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Has the Spring Fighting Season Already Begun?
As spring approaches in Afghanistan, knives are being sharpened and guns receive a fresh coat of oil. Afghan men are preparing for another fighting season in a ritual that is all too familiar. As poppy production wraps up and the weather warms, manpower is freed and fighting becomes viable. Casualties rise, territory changes hands, and conflict is in full swing again.
This spring will be different for the newer generation of the Taliban. For nearly two decades, they were the aggressors, able to choose targets that suited them, attack hard, and melt back into the countryside. This year they must defend a nation—and we’re not sure it is something they know how to do.
With multiple armed opposition groups active in the country and terrorist activity increasing, the Taliban will have their hands full as Afghanistan’s new rulers. April is traditionally the month that the fighting season begins so we will soon see the Taliban’s mettle tested. The question on everybody’s minds is when?
The Afghan Digest believes that the spring fighting season has already begun. News outlets that cover Afghanistan occasionally print what the Taliban feeds them about sporadic run-ins with bandits, kidnappers, and criminal gangs. In some of these clashes, the Taliban report their own casualties; while they don’t appear to be losing a lot of fighters, they are losing quite a few vehicles.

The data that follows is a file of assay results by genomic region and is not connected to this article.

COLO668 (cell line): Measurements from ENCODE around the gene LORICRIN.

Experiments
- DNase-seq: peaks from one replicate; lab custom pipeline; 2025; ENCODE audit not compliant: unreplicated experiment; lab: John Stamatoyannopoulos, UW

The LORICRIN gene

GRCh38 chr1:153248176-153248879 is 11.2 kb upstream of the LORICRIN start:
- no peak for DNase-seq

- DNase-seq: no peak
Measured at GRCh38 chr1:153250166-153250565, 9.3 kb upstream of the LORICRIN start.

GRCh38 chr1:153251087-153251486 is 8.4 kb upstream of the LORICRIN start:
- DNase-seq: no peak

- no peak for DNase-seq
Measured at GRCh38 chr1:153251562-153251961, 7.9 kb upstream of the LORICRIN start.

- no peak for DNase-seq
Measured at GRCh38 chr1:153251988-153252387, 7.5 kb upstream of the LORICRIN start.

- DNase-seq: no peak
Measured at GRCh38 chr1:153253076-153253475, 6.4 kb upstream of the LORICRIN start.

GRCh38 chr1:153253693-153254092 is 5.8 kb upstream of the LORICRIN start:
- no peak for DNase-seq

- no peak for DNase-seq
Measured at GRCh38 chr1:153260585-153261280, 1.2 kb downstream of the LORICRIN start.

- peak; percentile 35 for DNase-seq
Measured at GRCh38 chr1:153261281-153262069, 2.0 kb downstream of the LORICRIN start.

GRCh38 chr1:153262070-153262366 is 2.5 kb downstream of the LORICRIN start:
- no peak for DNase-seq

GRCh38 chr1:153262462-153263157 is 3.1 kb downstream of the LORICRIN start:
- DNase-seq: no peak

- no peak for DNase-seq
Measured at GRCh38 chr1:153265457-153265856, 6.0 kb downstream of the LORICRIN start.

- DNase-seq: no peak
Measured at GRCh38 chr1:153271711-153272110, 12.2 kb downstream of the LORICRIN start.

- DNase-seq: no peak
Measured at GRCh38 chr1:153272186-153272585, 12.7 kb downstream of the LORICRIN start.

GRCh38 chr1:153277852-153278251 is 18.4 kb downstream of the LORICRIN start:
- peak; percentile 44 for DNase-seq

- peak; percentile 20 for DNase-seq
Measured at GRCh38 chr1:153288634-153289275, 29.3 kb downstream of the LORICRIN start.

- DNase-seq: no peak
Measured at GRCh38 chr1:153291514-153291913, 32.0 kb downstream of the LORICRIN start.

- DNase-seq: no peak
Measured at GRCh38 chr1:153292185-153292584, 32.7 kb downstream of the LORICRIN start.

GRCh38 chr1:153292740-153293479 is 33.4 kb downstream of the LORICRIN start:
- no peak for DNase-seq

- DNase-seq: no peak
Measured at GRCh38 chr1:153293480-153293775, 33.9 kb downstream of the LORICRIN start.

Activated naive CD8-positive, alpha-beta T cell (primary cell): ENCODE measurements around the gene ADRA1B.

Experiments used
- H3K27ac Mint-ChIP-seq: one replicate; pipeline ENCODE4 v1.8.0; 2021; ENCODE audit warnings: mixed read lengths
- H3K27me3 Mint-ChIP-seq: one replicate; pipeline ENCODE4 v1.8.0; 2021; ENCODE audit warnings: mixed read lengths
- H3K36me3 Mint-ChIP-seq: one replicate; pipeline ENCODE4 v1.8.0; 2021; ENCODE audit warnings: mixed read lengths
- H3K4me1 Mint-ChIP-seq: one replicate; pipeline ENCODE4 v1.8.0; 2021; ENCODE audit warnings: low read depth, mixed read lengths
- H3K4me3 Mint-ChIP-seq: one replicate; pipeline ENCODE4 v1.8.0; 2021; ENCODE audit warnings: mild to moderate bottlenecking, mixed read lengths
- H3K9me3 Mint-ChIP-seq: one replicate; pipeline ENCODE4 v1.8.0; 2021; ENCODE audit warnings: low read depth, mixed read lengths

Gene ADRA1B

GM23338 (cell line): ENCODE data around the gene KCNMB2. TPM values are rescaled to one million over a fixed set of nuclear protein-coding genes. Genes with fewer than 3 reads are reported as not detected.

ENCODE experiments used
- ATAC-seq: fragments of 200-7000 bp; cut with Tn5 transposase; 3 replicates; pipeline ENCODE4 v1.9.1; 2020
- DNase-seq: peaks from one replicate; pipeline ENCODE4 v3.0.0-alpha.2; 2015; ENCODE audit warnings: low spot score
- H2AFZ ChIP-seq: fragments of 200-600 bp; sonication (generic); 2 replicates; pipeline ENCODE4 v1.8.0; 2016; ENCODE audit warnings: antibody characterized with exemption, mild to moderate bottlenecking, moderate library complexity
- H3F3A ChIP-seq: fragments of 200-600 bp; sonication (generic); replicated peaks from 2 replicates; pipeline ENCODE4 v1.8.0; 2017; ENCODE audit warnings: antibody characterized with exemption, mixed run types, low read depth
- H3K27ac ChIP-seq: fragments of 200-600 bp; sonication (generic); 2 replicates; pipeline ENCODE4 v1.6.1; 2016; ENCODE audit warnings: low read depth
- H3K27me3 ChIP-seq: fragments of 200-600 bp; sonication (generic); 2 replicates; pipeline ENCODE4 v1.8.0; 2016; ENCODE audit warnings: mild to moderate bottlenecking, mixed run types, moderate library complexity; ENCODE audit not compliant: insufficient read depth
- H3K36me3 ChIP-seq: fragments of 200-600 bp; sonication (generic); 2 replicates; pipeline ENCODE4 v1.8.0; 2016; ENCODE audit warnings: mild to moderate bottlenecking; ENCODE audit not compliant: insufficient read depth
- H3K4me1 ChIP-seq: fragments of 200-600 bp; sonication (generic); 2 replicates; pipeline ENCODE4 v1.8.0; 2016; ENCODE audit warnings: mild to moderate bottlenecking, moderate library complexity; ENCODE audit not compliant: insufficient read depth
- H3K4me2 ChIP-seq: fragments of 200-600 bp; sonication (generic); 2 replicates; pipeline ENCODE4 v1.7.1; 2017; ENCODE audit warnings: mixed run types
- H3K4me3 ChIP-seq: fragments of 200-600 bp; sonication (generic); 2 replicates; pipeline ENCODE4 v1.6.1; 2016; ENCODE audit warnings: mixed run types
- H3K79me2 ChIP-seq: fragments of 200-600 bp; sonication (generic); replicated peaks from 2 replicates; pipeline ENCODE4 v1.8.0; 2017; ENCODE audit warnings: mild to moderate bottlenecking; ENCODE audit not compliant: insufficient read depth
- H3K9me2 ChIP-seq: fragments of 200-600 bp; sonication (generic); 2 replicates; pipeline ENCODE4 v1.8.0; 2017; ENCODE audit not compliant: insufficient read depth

However, the reality is that there have been several series of largely unreported clashes ongoing in Panjshir, Faryab, Balkh, Baghlan, and Badakhshan provinces. In addition to equipment losses, more forces are dying than they are admitting, including both Taliban and NRF leaders and commanders.
On social media, the media landscape is much more transparent. Civilians post about clashes in their areas, providing insight into less reported skirmishes. Furthermore, several opposition groups actively manage social media outlets on Facebook, Twitter, and Instagram. The more active accounts consistently post updates with videos and photos as evidence of their actions. A few reports have turned out to be fraudulent, which has caused many observers to dismiss the grander claims made over the past three months as mere fiction. However, over the past 21 days clashes and casualties clearly appear to have intensified, and it is getting harder to dismiss the clashes as simple encounters with bandits.
Possibly in response to increased clashes, the Taliban have recently sent out larger scale troop deployments around the country that seem excessive for simple policing actions. Furthermore, the matriculation of new recruits through both army and police training has notably sped up since January, even if it jeopardizes the effectiveness of their training.
Although there were several skirmishes, mostly along ethnic lines (see our former DEBs for details), throughout the beginning of the Taliban’s regime, clashes were relatively minimal and the Taliban were the main initiators of hostilities.
Things changed in February 2022. Around the time house-to-house searches were launched in Kabul and elsewhere in late February, the National Resistance Front claimed to have successfully repulsed a Taliban attack in the Shotol district of Panjshir province. The clash was verified by multiple sources, but casualty counts varied widely. A retaliatory attack by the NRF was launched the following day in Kohistan, Kapisa province in which several Taliban were killed and more vehicles were destroyed. This clash was also verified by additional sources.